| By Dr. Jens Bastian

China’s “Belt and Road Initiative” (BRI), first unveiled by President Xi Jinping in 2013, is a long-term political economy strategy that represents a fundamental shift in how Beijing deals with countries, regions, and continents on a global scale. The geo-economic and geo-political implications of this initiative were reiterated in forceful rhetoric and backed up by ample funding resources at the recently-concluded 19th National Congress of the Communist Party of China.

The “Balkan Silk Road” refers to the transport route and logistics corridor China began to build in the region even before the official launch of the BRI four years ago under its previous title “One Belt and One Road Initiative” (OBOR). The “gate towards Europe,” as Chinese Prime Minister Li Keqiang termed Greece during a visit in 2014, initiates the Southeast European corridor of the newly emerging Balkan Silk Road.

China is a newcomer to Southeast Europe, a region that includes the Western Balkans, Greece, Turkey, Cyprus, Bulgaria, and Romania. It was not until 2009 that China started to establish a footprint in the region. Its outreach has grown through trade expansion, equity investments in port infrastructure, steel mills, lending for highway construction, thermal power plants, and bridge building. The overall funding levels now exceed $10 billion USD.

The evolving Sino-Southeast Europe relationship is a work in progress. Beijing’s engagement includes multiple players with different and occasionally conflicting agendas. China’s expanding activities in Greece, Serbia, Macedonia, Albania, Montenegro, Bosnia and Herzegovina, and Hungary pose a mixture of opportunities and challenges. The question thus arises, what risks do Chinese infrastructure investments pose for these economies? More specifically, what warning signs should we look for, and how might those risks be minimized?

The magnitude of the Balkan Silk Road project poses numerous policy challenges for countries engaging in or seeking to benefit from its implementation. On a macro level, many of the Chinese-led infrastructure projects can improve economic productivity in the medium-term by reducing transport costs within and across countries in the region.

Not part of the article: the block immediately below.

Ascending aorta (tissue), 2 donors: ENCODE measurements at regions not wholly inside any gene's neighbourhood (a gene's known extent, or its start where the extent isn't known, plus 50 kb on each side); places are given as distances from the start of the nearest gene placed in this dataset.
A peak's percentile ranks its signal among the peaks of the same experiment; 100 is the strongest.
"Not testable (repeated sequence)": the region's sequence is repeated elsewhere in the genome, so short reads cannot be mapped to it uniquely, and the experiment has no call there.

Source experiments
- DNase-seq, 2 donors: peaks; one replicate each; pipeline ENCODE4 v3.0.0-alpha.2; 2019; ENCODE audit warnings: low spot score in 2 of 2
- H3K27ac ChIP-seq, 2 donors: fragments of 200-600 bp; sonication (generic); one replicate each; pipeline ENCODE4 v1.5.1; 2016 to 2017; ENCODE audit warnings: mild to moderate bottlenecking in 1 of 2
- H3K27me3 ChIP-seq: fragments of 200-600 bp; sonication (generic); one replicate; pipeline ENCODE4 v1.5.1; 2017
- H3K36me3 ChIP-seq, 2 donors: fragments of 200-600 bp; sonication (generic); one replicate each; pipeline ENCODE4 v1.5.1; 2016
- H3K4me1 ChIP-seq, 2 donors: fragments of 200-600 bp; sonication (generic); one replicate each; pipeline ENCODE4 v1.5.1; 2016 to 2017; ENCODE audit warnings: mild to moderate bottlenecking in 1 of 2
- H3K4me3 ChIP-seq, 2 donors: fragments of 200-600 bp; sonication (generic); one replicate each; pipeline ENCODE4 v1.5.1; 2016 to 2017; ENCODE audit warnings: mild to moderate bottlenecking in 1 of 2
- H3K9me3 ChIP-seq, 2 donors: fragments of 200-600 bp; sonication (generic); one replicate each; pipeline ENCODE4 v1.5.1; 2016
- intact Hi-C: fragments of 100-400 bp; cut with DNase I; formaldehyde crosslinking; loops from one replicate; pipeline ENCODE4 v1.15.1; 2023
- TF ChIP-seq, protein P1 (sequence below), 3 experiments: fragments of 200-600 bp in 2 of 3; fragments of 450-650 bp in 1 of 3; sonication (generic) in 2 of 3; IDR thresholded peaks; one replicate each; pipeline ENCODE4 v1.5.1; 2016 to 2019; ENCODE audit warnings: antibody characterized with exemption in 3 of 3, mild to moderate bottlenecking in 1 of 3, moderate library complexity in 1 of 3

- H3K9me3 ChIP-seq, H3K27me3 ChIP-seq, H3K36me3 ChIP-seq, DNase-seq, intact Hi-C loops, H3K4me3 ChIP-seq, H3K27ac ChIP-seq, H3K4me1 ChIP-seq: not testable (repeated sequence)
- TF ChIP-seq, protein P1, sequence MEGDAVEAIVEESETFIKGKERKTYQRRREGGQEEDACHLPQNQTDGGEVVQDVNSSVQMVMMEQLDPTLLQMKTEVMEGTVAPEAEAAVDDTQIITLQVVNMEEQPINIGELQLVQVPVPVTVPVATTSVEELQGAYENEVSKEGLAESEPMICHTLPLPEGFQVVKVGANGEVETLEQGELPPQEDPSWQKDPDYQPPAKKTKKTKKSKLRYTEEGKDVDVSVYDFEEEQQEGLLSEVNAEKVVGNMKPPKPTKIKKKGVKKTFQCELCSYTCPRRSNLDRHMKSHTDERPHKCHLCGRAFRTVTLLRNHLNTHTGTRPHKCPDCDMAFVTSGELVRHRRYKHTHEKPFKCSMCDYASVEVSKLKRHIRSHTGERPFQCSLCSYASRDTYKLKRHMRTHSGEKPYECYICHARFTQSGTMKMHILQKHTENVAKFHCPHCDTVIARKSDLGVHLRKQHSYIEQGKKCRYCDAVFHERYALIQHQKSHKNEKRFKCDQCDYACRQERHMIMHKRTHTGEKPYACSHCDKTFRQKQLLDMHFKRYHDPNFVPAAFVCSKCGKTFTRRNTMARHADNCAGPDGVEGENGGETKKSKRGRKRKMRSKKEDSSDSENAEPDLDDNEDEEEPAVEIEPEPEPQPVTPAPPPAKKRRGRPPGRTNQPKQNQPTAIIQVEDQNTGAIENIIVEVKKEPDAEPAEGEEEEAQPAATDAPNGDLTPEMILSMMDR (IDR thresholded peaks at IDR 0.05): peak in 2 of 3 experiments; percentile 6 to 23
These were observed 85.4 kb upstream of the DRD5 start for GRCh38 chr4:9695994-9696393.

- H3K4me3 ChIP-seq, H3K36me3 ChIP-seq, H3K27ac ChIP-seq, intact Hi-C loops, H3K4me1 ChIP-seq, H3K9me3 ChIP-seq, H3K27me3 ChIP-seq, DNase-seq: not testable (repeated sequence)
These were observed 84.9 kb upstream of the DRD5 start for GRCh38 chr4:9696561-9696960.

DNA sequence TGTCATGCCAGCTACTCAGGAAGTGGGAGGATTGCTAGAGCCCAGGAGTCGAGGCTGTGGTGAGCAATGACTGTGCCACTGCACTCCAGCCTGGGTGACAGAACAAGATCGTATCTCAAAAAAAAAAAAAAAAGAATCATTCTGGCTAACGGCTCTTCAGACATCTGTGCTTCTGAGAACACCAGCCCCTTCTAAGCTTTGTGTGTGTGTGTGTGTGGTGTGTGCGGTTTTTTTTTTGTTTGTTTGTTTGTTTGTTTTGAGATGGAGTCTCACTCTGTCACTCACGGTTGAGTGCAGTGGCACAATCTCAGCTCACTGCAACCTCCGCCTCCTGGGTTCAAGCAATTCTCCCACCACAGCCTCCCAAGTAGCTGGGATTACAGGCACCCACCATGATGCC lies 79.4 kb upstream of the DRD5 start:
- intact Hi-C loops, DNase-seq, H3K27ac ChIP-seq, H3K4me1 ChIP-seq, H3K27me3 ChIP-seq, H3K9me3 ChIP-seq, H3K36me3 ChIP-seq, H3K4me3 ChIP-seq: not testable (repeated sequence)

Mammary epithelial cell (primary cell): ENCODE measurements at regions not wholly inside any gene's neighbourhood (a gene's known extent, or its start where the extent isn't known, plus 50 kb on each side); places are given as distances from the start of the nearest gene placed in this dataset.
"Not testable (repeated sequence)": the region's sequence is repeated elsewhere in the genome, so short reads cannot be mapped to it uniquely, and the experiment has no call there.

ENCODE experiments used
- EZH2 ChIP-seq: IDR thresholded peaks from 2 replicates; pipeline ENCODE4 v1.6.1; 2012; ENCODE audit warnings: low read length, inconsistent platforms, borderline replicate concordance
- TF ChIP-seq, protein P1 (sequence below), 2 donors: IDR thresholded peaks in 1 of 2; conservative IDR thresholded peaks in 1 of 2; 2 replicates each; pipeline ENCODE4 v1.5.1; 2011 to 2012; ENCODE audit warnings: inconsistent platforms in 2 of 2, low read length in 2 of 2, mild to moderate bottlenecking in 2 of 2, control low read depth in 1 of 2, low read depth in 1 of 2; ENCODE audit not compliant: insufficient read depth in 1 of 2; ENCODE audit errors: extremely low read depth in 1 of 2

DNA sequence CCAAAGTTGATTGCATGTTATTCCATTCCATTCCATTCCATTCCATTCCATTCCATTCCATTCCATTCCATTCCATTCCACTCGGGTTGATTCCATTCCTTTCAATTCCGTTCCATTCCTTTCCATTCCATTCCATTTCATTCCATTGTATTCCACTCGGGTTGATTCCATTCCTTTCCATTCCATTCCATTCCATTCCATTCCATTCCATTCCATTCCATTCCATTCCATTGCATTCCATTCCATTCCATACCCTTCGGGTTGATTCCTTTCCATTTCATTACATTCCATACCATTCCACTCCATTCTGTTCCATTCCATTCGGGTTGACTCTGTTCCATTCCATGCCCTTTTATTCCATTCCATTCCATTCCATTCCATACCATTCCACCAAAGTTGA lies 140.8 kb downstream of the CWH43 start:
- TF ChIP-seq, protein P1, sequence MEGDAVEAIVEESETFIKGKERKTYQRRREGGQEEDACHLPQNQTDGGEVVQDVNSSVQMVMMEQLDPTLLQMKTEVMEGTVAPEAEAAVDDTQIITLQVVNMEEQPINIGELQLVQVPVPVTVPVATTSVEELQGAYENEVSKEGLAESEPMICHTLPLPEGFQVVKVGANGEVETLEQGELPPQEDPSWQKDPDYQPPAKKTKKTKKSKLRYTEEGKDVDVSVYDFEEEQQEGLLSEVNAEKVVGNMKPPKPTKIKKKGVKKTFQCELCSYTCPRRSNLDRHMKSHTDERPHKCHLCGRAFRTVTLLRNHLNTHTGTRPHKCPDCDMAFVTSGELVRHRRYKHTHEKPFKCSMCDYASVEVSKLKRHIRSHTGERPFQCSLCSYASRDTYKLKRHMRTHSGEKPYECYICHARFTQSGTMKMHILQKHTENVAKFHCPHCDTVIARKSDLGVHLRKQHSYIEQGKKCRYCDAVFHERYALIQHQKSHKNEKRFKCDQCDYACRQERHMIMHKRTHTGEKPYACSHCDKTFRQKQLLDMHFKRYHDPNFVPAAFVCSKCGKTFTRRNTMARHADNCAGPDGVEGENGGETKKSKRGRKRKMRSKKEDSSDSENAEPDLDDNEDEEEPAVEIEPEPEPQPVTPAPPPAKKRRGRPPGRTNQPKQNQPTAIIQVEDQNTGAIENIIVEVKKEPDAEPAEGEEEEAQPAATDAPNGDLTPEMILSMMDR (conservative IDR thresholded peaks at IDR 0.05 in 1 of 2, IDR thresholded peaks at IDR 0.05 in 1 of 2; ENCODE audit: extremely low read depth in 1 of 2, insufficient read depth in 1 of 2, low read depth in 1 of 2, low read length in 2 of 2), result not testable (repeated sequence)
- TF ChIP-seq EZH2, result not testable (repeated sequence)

But, the degree to which these new transport links are financially viable in the medium- to long-term remains an open question. Commercial ports and energy pipelines appear easier to monetize in Southeast Europe than thermal power plants, road infrastructure projects, or bridge building. Many of these projects are designed to transport and distribute Chinese goods to different locations in Southeast Europe. But, the emerging supply chains will hardly be cost-effective if they are based on one-way traffic, as illustrated by rising trade imbalances between China and countries in the region.

A grand design such as the BRI requires laying the foundations for a Sino-centric financial architecture. To that end, China is establishing a network of financial institutions that mirror its global development agenda, including the creation of the New Development Bank (NDB) as well as the Asian Infrastructure Investment Bank (AIIB). So far, 18 EU member states have joined the AIIB.

The presence of China’s financial institutions in Southeast Europe is progressing, albeit at a slower pace. The prevailing modus operandi is debt financing of infrastructure projects through banks operating from China or Hong Kong. Loans in excess of $6 billion have been committed or included in Memorandum of Understanding by China to countries in Southeast Europe. Equity investment, albeit with lower volumes (roughly $2 billion), is gaining ground, notably in Greece and Serbia. Most importantly, concessional loans from Chinese banks enable countries in the region to diversify their funding capacity beyond Europe. This is all the more significant for countries in Southeast Europe that continue to have limited access to international capital markets.

A financial sector footprint is gradually being established. In Serbia, the Bank of China opened a new branch in Belgrade in January 2017. Financial connectivity is also being facilitated by the creation of two China-Central and Eastern Europe Investment Cooperation Funds, first in 2012 and most recently in 2016. The second of these funding channels has an initial investment capital of $11 billion, with a leverage ratio of one to five, seeking to raise €50 billion in project finance. Such volumes of financial firepower being made available by a single Asian country for Central and Eastern Europe is unprecedented in the 27 years since the Berlin Wall fell in 1989.